Belarusian President Alexander Lukashenko gestures as he delivers a speech during a rally of his supporters near the Government House in Independence Square in Minsk, Belarus August 16, 2020.
Belarus President Alexander Lukashenko on Wednesday launched a tirade against what he described as “ill-wishers” who were trying to “strangle” his country.
In his first comments since a Ryanair plane carrying Roman Protasevich, a prominent Belarusian opposition activist, was forced to divert to Minsk on Sunday whereupon he was arrested, Lukashenko dismissed criticism from the West.
“As we have forecast, our ill-wishers from the outside and even inside the country have changed their methods of attacking the state. They have crossed many red lines, have crossed the boundaries of common sense and human morals,” Lukashenko told Belarusian lawmakers and officials on Wednesday, state news agency BeITA reported.
The Ryanair plane was reportedly diverted on the personal orders of Lukashenko, although Belarus claims it believed there was a bomb threat which turned out to be false.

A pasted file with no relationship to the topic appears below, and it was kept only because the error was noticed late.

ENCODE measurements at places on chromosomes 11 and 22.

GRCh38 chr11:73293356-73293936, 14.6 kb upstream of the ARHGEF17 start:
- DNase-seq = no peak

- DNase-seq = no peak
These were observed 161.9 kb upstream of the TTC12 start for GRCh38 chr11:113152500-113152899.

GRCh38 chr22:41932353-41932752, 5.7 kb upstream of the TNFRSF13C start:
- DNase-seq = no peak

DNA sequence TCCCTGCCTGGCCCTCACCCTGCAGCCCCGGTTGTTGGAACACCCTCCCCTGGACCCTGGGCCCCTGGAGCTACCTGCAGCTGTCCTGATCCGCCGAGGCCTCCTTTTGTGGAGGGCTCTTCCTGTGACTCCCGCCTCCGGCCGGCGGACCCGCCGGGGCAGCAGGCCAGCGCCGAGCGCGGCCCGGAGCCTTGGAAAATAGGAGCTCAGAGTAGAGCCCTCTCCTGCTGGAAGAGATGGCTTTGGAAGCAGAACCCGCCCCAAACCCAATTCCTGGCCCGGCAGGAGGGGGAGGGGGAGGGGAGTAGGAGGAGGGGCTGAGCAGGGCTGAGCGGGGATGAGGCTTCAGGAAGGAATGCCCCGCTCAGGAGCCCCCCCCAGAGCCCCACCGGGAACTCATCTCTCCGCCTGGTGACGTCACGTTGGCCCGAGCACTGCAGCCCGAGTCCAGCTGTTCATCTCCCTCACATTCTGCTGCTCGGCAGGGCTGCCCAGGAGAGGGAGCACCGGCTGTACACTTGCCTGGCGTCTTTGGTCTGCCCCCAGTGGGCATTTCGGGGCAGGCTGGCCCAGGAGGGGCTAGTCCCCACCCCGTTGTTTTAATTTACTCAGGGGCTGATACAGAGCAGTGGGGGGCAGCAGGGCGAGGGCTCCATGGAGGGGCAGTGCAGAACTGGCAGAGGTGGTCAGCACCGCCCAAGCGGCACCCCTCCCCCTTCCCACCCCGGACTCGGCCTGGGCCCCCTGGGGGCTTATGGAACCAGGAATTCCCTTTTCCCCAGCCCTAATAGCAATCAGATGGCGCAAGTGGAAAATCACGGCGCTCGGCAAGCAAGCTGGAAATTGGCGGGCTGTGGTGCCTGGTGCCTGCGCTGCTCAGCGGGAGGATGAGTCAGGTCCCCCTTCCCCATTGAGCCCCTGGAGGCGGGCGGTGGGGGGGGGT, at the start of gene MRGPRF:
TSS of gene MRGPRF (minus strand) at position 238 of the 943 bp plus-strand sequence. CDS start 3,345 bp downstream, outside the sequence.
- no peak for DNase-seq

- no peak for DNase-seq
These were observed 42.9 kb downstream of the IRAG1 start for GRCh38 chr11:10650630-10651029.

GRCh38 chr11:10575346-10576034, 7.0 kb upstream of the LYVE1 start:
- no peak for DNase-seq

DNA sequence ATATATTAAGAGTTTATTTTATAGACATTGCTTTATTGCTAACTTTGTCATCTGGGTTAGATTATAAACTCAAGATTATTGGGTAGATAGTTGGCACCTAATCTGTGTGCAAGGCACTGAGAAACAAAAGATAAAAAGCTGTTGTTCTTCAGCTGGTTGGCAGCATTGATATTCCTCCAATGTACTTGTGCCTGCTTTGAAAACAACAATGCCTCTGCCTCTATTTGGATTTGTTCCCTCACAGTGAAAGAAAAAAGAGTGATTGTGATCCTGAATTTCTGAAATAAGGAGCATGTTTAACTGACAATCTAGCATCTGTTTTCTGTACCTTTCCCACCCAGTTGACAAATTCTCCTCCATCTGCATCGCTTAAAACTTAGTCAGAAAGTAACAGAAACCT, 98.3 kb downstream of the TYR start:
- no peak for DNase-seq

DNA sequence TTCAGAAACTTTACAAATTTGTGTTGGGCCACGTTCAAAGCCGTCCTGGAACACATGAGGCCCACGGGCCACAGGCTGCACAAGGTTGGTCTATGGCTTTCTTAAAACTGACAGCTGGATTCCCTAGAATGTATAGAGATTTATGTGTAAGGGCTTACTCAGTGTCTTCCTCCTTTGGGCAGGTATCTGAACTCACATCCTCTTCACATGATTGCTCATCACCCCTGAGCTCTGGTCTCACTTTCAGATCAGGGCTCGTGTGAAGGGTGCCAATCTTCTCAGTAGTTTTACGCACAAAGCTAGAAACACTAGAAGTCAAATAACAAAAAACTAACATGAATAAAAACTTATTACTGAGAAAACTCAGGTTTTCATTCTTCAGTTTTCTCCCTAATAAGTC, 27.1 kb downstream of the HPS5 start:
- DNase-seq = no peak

Lukashenko — who has been dubbed “Europe’s last dictator” having ruled for 27 years, increasingly against a backdrop of repression of opposition activists and calls for democratic reforms — added that he acted “entirely lawfully” during the plane incident and claimed information about the bomb threat came from Switzerland, although he didn’t elaborate on the source.
The incident prompted widespread outrage and condemnation in the U.S. and Europe, being described as a “hijacking” and an act of “state terrorism.”
Belarus said it “recommended” that the plane, a commercial Ryanair flight traveling from Athens to Vilnius in Lithuania, land because of the security threat. However, the incident was widely seen as a ploy to detain Protasevich, who has been living in exile since 2019.
Russia, Belarus’ ally and overarching influence, defended the country and called the West’s reaction “shocking.” On Wednesday, Lukashenko claimed that ill-wishers outside the country “are waging a hybrid war against Belarus” and that the country was a “test ground for a future attack on Russia.”
The EU announced Monday that more sanctions would be imposed on Belarus as a result, as global leaders called for the release of Protasevich and his girlfriend, Sofia Sapega, who was also detained.
Separate videos of the couple have since been posted online in which they appear to “confess,” almost certainly under duress, to “crimes” Protasevich had been charged with by the Belarusian state. Belarus’ opposition and the couple’s families fear for the health of the pair and say that Protasevich could have been tortured in custody.